Day of Rest

I am craving spring. And it is fast approaching, with the windy days, occasional rain, the tips of iris stalks and new grass poking their way out of the ground, along with crocus and mini iris blooms. Even the “spring forward” of Daylight Savings time is a sign. Soon it will be time to clean up the garden, making space for the return of what is already there and getting the ground ready for the new things we’ll plant.

This particular spring is a mix of hope and anxiety. Yesterday I attended a livestream of the ACLU’s “People Power” Resistance Training, (you can watch it online here — it’s a great watch, inspiring and informative, even if you have no plan to be active in this particular movement). There were 100 other people there with me. I took nine pages of notes, clapped from time to time, and even cried a little. I went in part because it makes me feel better to be doing something, anything, and to be surrounded by people who want the same.

The ACLU describes themselves this way, “For almost 100 years, the ACLU has worked to defend and preserve the individual rights and liberties guaranteed by the Constitution and laws of the United States.” The fact that there are people who disagree with what they do, actively resist and criticize it, and still insist they are active and concerned citizens of the United States baffles me. And yet, in another way, it doesn’t surprise me at all. If we are honest, our Constitution’s preamble begins with the phrase “We the people of the United States of America,” and was written in a time when “we” very clearly meant “white men.” The Constitution as originally written wasn’t intended to apply equally to all people. Women and people of color were not considered “equal,” then or now. In that light, I shouldn’t be surprised that so many are intent on maintaining white supremacy and the patriarchy, and can be so violent and vile in their defense of such ideals.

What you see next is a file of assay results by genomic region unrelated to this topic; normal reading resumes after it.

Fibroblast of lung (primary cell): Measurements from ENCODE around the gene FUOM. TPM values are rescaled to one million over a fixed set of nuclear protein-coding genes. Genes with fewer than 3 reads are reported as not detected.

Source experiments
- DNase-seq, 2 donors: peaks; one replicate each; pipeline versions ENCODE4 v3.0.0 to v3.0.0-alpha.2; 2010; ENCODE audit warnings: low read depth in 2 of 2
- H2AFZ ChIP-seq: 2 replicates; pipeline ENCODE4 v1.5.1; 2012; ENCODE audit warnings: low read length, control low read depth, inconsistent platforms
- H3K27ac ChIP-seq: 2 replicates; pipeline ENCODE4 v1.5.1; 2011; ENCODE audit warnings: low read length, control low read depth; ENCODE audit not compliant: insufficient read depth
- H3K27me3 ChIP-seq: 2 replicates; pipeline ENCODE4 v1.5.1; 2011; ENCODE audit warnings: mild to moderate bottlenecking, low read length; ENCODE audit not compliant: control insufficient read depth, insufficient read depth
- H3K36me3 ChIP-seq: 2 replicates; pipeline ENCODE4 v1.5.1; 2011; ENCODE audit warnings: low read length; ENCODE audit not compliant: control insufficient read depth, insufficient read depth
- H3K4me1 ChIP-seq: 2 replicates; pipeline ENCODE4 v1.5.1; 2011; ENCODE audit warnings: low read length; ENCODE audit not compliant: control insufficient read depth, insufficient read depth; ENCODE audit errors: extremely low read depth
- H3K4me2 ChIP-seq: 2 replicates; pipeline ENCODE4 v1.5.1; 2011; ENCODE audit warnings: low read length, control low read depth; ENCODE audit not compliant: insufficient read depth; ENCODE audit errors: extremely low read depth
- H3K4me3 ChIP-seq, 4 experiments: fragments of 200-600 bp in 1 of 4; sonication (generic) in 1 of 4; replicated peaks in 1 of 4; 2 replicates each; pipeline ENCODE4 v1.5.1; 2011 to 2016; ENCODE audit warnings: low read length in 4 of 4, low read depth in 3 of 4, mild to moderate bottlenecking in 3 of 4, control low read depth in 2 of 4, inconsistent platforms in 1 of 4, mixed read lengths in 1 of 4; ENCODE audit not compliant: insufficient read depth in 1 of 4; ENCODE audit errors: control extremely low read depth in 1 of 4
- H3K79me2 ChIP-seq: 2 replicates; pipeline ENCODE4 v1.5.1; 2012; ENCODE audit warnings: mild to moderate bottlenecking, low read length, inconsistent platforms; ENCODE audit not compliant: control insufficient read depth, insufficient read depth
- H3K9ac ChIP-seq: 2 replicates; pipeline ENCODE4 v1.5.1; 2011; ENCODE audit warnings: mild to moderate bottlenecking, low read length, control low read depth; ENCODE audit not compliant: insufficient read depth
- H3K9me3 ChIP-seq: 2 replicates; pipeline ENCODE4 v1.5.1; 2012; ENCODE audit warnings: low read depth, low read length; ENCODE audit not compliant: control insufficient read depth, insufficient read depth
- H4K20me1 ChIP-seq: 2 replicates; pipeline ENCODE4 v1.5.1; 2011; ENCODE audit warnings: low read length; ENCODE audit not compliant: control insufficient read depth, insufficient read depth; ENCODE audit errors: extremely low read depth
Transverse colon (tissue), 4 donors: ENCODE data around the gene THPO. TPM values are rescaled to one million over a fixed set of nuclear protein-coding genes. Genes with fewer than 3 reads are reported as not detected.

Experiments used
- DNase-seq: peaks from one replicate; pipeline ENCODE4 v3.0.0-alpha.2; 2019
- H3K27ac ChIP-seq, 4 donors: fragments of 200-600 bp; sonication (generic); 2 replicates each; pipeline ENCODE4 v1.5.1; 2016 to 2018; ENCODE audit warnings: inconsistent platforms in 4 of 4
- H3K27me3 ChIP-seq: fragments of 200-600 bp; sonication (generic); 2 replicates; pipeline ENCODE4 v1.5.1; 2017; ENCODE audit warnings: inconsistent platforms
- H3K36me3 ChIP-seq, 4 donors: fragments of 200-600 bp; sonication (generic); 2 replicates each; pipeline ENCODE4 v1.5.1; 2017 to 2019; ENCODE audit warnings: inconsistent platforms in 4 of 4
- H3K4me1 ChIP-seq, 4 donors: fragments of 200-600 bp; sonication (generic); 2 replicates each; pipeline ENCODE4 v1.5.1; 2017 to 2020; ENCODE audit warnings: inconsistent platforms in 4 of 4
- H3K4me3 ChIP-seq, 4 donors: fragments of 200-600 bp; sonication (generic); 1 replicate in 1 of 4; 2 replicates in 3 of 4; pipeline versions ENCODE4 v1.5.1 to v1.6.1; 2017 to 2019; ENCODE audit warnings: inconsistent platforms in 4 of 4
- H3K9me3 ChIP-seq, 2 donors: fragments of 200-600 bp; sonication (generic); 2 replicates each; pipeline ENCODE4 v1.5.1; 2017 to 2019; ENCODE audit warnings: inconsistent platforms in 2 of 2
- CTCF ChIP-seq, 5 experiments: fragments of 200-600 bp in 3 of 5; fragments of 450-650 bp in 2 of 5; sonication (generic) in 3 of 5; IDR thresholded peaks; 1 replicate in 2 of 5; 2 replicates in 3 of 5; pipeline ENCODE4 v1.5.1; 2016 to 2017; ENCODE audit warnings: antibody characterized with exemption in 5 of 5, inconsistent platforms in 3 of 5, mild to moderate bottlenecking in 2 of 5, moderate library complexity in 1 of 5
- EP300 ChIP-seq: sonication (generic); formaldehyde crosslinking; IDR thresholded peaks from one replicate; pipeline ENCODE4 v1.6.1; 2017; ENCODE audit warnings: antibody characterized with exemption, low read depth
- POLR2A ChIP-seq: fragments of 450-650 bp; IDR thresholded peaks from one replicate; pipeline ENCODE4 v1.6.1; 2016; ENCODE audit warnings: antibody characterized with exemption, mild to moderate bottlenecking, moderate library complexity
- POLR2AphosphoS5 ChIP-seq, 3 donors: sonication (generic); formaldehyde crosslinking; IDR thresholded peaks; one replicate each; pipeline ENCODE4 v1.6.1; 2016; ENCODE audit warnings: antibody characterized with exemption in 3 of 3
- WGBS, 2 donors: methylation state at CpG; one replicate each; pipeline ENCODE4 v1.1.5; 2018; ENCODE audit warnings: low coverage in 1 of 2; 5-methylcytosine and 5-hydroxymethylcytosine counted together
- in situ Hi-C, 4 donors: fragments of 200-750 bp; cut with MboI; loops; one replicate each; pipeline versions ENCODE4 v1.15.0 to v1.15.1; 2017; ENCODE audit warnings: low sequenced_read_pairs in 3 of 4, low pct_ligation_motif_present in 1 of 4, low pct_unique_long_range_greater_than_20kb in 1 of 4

Faiz Shakir, National Political Director for the ACLU, spoke twice during the event. He is the son of immigrants and a Muslim. Early on the first time he was on stage, he said, “This is not the America we want to live in. An attack on one of us is an attack on all of us. We cannot be bullied out of our humanity.” One thing he said later that really stuck with to me was, “As Donald Trump is going about his hate agenda, we need to live our love. We need to live our values… Whatever he’s doing, let’s have an equal and opposite reaction.”

On this day of rest, with spring on its way, I find myself doing just this — living my love, not allowing myself to be bullied out of my humanity, making space and getting the ground ready for what’s to come.

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